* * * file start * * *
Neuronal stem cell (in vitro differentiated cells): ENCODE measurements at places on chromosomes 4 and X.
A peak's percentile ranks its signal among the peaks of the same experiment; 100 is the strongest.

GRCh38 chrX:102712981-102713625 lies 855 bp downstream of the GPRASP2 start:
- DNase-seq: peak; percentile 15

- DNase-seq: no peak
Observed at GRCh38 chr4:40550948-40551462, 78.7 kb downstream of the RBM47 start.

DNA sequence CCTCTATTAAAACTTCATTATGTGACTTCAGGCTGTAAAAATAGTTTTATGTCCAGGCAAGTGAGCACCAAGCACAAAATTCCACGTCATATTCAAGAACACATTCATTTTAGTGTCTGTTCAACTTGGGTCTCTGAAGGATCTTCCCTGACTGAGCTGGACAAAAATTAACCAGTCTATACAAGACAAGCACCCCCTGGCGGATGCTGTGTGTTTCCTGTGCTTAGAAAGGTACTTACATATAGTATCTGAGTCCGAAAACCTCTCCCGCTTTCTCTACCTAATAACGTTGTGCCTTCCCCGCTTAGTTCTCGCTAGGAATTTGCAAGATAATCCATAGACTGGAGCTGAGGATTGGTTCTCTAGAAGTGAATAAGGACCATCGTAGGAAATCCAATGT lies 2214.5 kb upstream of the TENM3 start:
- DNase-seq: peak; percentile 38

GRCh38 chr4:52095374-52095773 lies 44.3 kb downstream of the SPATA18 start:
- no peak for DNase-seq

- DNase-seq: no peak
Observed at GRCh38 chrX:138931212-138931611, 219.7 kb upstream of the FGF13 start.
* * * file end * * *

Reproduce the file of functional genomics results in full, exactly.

Neuronal stem cell (in vitro differentiated cells): ENCODE measurements at places on chromosomes 4 and X.
A peak's percentile ranks its signal among the peaks of the same experiment; 100 is the strongest.

GRCh38 chrX:102712981-102713625 lies 855 bp downstream of the GPRASP2 start:
- DNase-seq: peak; percentile 15

- DNase-seq: no peak
Observed at GRCh38 chr4:40550948-40551462, 78.7 kb downstream of the RBM47 start.

DNA sequence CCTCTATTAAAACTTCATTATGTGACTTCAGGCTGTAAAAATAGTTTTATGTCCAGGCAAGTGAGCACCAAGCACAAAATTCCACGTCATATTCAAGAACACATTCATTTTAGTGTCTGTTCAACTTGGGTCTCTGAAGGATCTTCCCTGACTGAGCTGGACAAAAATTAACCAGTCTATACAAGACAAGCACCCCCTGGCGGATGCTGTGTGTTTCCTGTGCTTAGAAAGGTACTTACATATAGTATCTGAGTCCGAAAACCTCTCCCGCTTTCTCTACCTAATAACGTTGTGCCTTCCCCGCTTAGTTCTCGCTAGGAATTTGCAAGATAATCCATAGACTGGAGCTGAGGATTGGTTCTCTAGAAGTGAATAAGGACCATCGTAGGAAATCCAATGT lies 2214.5 kb upstream of the TENM3 start:
- DNase-seq: peak; percentile 38

GRCh38 chr4:52095374-52095773 lies 44.3 kb downstream of the SPATA18 start:
- no peak for DNase-seq

- DNase-seq: no peak
Observed at GRCh38 chrX:138931212-138931611, 219.7 kb upstream of the FGF13 start.